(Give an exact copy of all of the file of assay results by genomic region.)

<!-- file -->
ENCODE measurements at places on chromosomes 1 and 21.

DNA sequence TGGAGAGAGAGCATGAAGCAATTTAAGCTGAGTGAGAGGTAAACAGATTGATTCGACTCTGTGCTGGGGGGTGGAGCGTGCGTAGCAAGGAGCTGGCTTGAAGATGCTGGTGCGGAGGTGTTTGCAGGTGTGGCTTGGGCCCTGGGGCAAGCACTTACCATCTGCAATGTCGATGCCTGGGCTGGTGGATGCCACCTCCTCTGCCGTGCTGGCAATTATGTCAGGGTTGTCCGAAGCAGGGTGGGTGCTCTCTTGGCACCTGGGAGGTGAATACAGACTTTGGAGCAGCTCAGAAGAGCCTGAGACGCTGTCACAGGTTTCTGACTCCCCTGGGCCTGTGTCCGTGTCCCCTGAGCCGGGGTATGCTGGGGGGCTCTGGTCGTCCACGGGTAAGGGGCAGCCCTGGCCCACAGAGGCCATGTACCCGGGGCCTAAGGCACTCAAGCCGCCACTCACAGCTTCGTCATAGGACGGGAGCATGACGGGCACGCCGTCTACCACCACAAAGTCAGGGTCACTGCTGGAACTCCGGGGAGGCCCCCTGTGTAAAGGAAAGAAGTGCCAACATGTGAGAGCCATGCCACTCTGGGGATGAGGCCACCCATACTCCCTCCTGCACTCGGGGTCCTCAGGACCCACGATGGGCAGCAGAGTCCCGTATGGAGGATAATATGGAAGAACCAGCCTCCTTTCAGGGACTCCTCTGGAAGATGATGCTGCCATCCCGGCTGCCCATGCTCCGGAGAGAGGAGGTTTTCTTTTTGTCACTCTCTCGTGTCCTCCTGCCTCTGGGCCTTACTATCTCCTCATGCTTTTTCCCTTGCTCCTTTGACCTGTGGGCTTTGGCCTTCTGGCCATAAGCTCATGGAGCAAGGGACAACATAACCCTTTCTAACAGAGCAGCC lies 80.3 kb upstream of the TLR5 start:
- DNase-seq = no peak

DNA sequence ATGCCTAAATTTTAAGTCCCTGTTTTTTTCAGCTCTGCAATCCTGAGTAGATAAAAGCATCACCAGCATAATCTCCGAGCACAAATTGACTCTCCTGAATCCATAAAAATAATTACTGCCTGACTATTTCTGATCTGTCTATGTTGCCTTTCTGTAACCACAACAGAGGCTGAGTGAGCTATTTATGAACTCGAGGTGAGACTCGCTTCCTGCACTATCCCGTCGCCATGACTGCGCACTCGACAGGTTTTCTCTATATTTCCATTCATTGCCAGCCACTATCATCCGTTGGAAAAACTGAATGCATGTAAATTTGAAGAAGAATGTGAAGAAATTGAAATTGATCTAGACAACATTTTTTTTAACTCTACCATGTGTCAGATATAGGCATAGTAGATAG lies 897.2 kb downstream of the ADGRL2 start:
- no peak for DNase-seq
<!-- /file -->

ENCODE measurements at places on chromosomes 1 and 21.

DNA sequence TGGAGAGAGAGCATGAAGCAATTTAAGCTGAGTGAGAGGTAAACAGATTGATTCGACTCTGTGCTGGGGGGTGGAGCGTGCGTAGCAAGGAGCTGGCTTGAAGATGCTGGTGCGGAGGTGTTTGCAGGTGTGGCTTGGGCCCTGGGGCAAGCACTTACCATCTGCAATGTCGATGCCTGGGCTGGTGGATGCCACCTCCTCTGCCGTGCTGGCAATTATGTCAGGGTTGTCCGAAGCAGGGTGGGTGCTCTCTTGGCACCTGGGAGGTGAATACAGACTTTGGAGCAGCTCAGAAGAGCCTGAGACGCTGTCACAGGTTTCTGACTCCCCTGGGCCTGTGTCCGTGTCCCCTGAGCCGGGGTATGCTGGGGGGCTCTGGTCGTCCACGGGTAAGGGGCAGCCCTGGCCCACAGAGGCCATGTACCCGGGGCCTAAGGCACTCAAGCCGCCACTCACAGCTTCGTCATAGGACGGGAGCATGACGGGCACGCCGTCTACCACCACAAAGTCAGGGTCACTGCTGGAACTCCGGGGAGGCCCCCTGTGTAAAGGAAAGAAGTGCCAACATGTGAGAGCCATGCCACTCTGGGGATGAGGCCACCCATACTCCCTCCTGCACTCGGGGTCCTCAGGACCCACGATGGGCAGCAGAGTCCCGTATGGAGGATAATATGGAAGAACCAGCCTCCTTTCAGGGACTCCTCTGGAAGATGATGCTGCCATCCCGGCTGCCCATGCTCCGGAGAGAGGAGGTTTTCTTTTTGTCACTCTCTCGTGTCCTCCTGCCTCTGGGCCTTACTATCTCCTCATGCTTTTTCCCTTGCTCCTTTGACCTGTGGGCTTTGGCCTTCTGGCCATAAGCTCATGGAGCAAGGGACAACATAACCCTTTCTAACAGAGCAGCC lies 80.3 kb upstream of the TLR5 start:
- DNase-seq = no peak

DNA sequence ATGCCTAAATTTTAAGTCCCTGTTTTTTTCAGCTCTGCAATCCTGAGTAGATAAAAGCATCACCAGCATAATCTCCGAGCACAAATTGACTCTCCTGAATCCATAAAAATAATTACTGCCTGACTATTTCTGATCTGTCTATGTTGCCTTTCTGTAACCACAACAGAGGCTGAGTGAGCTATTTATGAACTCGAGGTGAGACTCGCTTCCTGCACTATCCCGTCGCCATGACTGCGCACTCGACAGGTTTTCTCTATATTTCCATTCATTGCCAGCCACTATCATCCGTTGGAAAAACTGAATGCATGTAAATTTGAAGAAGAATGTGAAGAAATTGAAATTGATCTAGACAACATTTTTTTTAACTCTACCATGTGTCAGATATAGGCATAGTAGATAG lies 897.2 kb downstream of the ADGRL2 start:
- no peak for DNase-seq